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The Voice of the City O Henry

Transients In Arcadia

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Madame Beaumont wore the same beautiful evening gown that she had worn each day at dinner. She seemed thoughtful. Near her hand on the table lay a small chatelaine purse. After she had eaten her ice she opened the purse and took out a one-dollar bill.

"Mr. Farrington," she said, with the smile that had won the Hotel Lotus, "I want to tell you something. I'm going to leave before breakfast in the morning, because I've got to go back to my work. I'm behind the hosiery counter at Casey's Mammoth Store, and my vacation's up at eight o'clock tomorrow. That paper-dollar is the last cent I'll see till I draw my eight dollars salary next Saturday night. You're a real gentleman, and you've been good to me, and I wanted to tell you before I went. I've been saving up out of my wages for a year just for this vacation. I wanted to spend one week like a lady if I never do another one. I wanted to get up when I please instead of having to crawl out at seven every morning; and I wanted to live on the best and be waited on and ring bells for things just like rich folks do. Now I've done it, and I've had the happiest time I ever expect to have in my life. I'm going back to my work and my little hall bedroom satisfied for another year. I wanted to tell you about it, Mr. Farrington, because I -- I thought you kind of liked me, and I -- I liked you. But, oh, I couldn't help deceiving you up till now, for it was all just like a fairy tale to me. So I talked about Europe and the things I've read about in other countries, and made you think I was a great lady.

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"This dress I've got on -- it's the only one I have that's fit to wear -- I bought from O'Dowd & Levinsky on the instalment plan."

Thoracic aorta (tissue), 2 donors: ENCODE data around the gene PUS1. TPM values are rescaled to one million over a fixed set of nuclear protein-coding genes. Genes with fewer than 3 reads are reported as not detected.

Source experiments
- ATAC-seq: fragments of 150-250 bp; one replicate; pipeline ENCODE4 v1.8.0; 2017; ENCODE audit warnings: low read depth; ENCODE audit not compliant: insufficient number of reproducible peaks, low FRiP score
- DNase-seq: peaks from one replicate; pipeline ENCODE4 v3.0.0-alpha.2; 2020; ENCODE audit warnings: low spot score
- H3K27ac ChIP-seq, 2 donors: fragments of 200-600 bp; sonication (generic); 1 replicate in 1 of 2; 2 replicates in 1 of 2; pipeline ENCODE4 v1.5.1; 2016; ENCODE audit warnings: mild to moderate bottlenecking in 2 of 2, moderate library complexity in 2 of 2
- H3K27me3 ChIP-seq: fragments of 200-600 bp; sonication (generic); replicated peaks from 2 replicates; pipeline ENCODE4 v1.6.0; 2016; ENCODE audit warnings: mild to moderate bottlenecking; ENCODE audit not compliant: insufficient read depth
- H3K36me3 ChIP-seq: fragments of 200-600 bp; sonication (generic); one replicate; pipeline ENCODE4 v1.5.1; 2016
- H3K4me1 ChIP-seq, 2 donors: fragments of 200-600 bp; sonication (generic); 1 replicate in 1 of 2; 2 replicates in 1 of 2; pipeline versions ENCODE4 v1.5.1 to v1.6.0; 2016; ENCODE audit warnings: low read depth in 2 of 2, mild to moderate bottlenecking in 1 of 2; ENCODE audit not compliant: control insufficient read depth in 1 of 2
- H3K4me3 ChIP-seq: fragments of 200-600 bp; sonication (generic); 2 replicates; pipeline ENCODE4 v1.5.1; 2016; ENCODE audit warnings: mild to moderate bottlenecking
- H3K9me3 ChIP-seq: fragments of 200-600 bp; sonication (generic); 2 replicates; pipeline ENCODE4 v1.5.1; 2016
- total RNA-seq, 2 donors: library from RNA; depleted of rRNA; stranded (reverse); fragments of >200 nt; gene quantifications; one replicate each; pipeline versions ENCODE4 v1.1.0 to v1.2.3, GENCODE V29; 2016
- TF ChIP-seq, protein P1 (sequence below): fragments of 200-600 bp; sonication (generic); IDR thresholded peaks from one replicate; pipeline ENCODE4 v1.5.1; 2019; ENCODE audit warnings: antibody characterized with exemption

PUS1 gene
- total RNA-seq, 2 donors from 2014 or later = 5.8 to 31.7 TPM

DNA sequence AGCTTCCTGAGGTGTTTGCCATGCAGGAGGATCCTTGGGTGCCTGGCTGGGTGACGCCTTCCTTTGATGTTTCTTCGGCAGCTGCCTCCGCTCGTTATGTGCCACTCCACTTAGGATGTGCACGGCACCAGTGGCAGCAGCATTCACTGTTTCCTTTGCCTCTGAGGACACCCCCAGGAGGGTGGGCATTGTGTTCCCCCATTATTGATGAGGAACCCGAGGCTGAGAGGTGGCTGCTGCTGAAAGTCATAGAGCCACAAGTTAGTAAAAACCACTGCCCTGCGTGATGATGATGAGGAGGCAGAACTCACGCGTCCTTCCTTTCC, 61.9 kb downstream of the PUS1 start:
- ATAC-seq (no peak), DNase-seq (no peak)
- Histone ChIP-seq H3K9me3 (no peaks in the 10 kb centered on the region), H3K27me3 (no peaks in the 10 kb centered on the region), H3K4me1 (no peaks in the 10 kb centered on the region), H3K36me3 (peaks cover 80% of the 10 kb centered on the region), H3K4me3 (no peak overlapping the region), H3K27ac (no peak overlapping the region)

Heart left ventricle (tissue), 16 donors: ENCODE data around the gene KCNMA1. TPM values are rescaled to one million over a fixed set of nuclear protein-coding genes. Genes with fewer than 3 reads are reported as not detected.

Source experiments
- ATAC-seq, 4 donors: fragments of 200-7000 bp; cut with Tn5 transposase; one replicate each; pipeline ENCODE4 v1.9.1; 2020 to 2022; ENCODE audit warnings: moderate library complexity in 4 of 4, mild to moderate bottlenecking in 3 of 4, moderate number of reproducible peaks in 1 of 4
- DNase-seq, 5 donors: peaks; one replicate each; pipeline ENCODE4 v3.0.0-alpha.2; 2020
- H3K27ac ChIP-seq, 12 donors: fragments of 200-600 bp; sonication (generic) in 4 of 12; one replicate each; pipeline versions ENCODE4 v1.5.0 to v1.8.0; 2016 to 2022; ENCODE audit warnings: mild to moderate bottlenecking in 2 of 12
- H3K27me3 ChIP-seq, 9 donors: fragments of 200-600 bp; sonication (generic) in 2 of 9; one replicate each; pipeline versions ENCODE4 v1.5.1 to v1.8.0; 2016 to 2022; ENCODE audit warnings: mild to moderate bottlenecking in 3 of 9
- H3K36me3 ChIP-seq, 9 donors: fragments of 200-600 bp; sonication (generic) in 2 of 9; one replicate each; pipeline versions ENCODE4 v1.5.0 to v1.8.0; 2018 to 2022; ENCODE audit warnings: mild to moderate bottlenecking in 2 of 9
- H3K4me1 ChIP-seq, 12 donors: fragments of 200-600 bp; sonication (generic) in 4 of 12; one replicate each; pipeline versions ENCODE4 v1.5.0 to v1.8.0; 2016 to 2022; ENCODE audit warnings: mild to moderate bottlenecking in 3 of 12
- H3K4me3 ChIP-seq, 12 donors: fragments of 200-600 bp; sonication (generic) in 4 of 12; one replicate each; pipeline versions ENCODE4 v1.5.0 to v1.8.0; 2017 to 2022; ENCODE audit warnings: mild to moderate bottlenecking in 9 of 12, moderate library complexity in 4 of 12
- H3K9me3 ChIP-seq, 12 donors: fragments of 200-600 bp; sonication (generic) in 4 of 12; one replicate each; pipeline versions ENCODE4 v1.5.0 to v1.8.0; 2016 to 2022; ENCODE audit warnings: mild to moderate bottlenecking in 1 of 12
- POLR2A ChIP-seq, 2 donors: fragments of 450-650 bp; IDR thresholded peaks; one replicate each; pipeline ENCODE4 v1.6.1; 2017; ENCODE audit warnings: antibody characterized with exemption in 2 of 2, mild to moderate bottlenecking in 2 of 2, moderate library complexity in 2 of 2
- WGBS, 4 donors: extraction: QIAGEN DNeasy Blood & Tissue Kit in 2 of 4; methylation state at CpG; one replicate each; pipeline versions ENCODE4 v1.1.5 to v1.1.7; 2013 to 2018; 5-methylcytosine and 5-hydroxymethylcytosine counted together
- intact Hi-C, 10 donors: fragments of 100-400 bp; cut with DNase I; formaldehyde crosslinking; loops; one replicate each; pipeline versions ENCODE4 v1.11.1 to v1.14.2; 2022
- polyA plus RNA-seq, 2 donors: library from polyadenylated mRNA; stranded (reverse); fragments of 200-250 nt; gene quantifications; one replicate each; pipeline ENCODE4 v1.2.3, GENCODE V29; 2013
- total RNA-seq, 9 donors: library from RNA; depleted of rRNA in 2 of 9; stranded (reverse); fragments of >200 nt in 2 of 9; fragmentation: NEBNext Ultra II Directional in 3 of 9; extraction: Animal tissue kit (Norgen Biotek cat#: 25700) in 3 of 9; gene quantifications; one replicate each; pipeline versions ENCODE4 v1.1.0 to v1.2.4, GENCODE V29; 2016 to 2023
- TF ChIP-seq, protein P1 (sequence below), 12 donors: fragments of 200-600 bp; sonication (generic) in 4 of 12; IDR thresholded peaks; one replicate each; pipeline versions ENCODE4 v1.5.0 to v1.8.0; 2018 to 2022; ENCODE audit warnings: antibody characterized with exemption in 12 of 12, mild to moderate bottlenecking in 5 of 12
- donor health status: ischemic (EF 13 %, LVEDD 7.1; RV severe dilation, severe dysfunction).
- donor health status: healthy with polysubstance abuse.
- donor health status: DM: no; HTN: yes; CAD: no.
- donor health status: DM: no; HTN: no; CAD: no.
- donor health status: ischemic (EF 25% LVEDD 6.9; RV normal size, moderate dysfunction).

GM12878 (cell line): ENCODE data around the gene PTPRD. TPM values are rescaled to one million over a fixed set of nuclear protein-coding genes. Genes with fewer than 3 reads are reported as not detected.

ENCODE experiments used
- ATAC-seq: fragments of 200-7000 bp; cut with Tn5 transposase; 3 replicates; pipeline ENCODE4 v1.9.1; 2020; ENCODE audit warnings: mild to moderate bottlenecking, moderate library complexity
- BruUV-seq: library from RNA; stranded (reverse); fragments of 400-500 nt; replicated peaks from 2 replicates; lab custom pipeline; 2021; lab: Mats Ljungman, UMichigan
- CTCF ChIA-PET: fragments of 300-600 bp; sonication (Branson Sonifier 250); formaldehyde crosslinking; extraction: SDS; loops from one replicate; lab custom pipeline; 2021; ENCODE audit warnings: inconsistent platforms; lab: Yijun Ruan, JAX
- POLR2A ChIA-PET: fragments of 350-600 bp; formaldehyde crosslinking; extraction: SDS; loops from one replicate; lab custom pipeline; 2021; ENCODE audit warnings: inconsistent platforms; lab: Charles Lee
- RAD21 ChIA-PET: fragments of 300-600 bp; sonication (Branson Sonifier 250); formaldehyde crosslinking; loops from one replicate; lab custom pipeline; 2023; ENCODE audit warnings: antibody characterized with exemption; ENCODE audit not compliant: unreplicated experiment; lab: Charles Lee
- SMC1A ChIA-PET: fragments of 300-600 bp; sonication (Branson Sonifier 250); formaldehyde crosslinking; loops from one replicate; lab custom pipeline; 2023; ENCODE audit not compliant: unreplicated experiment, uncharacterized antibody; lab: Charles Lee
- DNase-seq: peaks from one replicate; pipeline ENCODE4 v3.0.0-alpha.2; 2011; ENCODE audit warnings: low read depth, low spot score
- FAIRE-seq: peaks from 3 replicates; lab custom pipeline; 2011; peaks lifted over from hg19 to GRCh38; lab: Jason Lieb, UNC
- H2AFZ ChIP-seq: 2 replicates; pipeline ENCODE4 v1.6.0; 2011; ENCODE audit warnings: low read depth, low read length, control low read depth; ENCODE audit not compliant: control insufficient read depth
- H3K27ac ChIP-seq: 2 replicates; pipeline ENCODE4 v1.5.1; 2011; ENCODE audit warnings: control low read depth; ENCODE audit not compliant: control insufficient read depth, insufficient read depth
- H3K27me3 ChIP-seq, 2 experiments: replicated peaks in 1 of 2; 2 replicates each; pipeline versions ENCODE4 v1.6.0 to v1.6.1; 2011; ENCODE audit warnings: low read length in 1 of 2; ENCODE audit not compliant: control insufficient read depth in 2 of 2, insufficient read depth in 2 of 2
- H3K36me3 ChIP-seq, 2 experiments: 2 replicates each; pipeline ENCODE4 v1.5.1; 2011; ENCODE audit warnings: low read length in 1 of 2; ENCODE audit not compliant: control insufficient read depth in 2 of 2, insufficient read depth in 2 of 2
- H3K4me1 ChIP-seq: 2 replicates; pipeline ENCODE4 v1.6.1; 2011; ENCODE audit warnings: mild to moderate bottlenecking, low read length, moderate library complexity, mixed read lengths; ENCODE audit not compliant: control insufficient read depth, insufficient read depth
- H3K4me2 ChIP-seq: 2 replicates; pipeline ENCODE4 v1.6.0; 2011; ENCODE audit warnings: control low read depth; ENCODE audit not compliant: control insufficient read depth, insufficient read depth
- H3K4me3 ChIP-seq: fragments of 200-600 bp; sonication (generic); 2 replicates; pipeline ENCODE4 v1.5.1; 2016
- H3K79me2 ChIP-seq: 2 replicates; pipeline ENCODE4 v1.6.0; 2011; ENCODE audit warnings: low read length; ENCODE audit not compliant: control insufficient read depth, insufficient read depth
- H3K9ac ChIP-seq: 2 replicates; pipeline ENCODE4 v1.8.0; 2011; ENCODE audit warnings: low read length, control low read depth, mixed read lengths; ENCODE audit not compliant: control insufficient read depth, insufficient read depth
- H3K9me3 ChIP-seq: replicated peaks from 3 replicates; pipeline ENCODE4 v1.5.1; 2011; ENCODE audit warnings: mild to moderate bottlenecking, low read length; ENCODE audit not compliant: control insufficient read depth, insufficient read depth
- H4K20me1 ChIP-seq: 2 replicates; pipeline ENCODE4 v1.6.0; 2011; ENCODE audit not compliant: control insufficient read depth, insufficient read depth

"Seventy-five dollars is the price, and it was made to measure. I paid $10 down, and they're to collect $1 a week till it's paid for. That'll be about all I have to say, Mr. Farrington, except that my name is Mamie Siviter instead of Madame Beaumont, and I thank you for your attentions. This dollar will pay the instalment due on the dress to-morrow. I guess I'll go up to my room now."

Harold Farrington listened to the recital of the Lotus's loveliest guest with an impassive countenance. When she had concluded he drew a small book like a checkbook from his coat pocket. He wrote upon a blank form in this with a stub of pencil, tore out the leaf, tossed it over to his companion and took up the paper dollar.

"I've got to go to work, too, in the morning," he said, "and I might as well begin now. There's a receipt for the dollar instalment. I've been a collector for O'Dowd & Levinsky for three years. Funny, ain't it, that you and me both had the same idea about spending our vacation? I've always wanted to put up at a swell hotel, and I saved up out of my twenty per, and did it. Say, Mame, how about a trip to Coney Saturday night on the boat what?"

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The Voice of the City
O Henry

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